Common culprits include beans, broccoli, cabbage, and Brussels sprouts. Bloating, burping, and passing gas are normal. But if your baby is gassy or has colic, avoid these foods for a few weeks to see whether they relieve the symptoms.
If mom is gassy, can that make baby gassy? No. Gas in mom's body cannot pass into breastmilk.
To prevent adverse reactions in the baby while breastfeeding, it's recommended to avoid consuming citrus fruits, cherries, and prunes. Citrus fruits have been associated with digestive problems, fussy behavior, vomiting, and diaper rash in breastfed babies.
Carbonated beverages. Caffeine - coffee, black tea, green tea, etc. Excess Vitamin C & Vitamin B –supplements or drinks with excessive vitamin C Or B (Vitamin Water, Powerade, oranges/orange juice and citrus fruits/juice.) Peppermint or spearmint: (food, gum or candy with mint flavor)
If your baby shows negative symptoms after drinking breast milk. Consider how your baby responds to breast milk after drinking it. If symptoms occur such as fussiness, irritability, crying, gas, increased spitting up and/or drawing their legs up due to tummy pain, write down everything you ate that day.
If your baby is getting too much foremilk and not enough hindmilk, they might get an upset tummy from the high sugar content of foremilk. Help your baby consume a healthy ratio of foremilk and hindmilk by ensuring that you fully empty one breast before switching your baby to the other.
When a baby has trouble sleeping due to gassiness, it may be tempting to place them on their side or stomach to see if that helps their digestion. However, to reduce the risk of sudden infant death syndrome (SIDS), the best sleeping position for a gassy baby—and every baby—is on their back.
Using a pacifier.
“Almost all babies will find some baby gas relief by sucking on a pacifier,” O'Connor says, because the sucking action releases endorphins that will soothe them.
Placing a baby on their stomach while awake helps to relieve gas pains. By gently increasing the abdominal pressure, tummy time pushes gas bubbles up and out. Tummy time is also a great way to strengthen the head and neck muscles needed to reach early motor milestones.
Food sensitivities and gas in breastfed babies
Some moms swear that when they eat foods such as dairy products, broccoli, cabbage, bananas, eggs, or garlic, their babies are gassy and fussy for up to the next 24 hours.
But they say this crankiness in babies is normal and just their natural way of communicating their needs to their mother and is no cause for alarm. For example, some cries will be down to tiredness not hunger.
A baby who twists, pulls, and grunts during a feeding session might have gas trapped and feel uncomfortable. If yours continues to squirm, pause feeding and try to burp her instead. You might hold her in an upright position over your shoulder (make sure her tummy, not her head, is pressed on your shoulder).
Some reasons why your fed baby cries after feeding can include acid reflux, food sensitivity/allergy, gas, formula, or colic. You should not breastfeed every time your baby cries. Instead, it's best to let the baby tell you when it's had enough flow of milk.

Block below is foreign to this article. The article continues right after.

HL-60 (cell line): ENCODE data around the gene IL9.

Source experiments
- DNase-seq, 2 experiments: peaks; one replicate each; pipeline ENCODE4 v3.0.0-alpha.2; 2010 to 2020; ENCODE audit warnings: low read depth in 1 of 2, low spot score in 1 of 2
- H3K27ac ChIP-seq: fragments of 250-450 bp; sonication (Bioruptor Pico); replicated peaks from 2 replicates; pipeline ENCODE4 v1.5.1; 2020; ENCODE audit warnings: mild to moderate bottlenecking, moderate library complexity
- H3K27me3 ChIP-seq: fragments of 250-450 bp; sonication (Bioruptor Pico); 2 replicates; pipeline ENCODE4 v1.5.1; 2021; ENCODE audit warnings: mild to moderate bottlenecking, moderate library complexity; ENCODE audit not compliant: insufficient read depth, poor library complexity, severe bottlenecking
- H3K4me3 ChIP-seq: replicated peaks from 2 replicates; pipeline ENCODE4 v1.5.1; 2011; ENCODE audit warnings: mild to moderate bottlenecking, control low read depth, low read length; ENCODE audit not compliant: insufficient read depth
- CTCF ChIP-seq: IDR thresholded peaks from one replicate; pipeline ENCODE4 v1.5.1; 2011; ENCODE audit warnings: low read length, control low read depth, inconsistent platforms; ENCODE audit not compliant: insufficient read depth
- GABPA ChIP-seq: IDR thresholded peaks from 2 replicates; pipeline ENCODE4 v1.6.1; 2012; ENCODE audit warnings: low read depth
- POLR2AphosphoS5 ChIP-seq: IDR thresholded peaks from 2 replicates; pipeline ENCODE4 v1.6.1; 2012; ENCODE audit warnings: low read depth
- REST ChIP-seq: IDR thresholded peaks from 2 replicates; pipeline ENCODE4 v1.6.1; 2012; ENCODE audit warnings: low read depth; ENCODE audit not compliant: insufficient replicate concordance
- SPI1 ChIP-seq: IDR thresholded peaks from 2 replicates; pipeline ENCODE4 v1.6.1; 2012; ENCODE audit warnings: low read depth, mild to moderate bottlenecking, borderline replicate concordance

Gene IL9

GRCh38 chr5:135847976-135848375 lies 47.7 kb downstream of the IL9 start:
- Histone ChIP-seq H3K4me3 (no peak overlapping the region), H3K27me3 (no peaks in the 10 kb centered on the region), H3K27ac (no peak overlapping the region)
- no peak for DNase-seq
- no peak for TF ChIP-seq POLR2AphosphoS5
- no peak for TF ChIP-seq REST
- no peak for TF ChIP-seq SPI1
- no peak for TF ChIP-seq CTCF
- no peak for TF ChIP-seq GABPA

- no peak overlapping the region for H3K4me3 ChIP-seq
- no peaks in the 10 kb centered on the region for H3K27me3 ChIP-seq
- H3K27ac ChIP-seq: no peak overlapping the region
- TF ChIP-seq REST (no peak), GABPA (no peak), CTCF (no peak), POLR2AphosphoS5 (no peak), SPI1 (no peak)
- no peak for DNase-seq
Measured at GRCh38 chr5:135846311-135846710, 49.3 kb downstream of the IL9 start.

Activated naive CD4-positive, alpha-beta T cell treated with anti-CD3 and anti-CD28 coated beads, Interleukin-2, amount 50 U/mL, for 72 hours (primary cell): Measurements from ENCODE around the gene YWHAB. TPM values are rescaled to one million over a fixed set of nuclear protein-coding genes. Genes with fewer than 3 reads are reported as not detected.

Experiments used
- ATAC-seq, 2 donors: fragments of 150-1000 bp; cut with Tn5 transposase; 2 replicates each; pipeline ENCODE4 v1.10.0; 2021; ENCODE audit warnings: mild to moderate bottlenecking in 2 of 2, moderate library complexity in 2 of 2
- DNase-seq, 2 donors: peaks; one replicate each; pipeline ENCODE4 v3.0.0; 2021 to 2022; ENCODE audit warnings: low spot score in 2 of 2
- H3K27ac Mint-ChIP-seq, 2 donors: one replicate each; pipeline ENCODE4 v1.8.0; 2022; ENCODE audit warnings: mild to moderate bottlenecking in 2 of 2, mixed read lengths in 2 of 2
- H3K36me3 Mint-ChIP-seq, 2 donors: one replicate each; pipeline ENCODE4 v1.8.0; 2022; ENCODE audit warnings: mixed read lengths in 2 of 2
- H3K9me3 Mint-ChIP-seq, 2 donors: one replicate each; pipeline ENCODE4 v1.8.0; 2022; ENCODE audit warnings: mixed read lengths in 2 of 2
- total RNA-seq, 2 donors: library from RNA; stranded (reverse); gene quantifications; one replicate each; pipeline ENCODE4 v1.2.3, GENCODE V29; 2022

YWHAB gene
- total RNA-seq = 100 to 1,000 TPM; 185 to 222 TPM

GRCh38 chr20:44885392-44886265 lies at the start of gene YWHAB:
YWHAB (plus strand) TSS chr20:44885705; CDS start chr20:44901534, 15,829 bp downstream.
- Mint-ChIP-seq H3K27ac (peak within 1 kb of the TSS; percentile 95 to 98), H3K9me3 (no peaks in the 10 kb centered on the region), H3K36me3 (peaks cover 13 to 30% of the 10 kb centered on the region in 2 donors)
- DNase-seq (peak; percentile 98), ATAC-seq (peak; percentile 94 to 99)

Some people describe a “soapy” smell or taste in their milk after storage; others say it is a “metallic” or “fishy” or “rancid” odor. Some detect a “sour” or “spoiled” odor or taste. Accompanying these changes are concerns that the milk is no longer good for the baby.
Adequate hydration also is important for breast milk production. The amount of liquid you put into your body affects how much breast milk you can produce. I encourage women to carry a bottle of water for themselves in their diaper bag.
Indulging in too much caffeine, alcohol or smoking: All your vices might definitely give you a temporary high but will harm your breastfeeding routine irreparably. This is because caffeine, alcohol and tobacco can all affect your milk supply adversely.
Mercy Pediatrician, Dr. Ashanti Woods, Discusses Effect of High Sugar Levels in Breast Milk. Mothers who consume large amounts of sugar could be passing the added sugar to their infants through breast milk, which could hamper the child's cognitive development.
Overall, human breast milk has been found to be low in certain nutrients in developed countries: vitamin D, iodine, iron, and vitamin K. Additional nutrient deficiencies have been documented in resource-poor countries: vitamin A, vitamin B 12, zinc, and vitamin B 1/thiamin.
Foods That Might Cause Gas in Breastfed Babies
"It may take up to two or three days for food to be completely out of your system," says Dr. Shu.
It also contains anandamide and two related compounds that stimulate cannabinoid receptors, tryptophan, and polyphenols. [1,2] All of these compounds are detectable in breastmilk in small amounts. Low intake of chocolate by a nursing mother is not problematic, but extreme amounts can affect the infant.
Signs of a gassy baby include spitting up, crying, drawing legs up, and a reduced appetite. Usually, gas will pass; talk to your child's healthcare provider if the symptoms don't go away. Some babies have food allergies or sensitivities, lactose intolerance, or eat too quickly.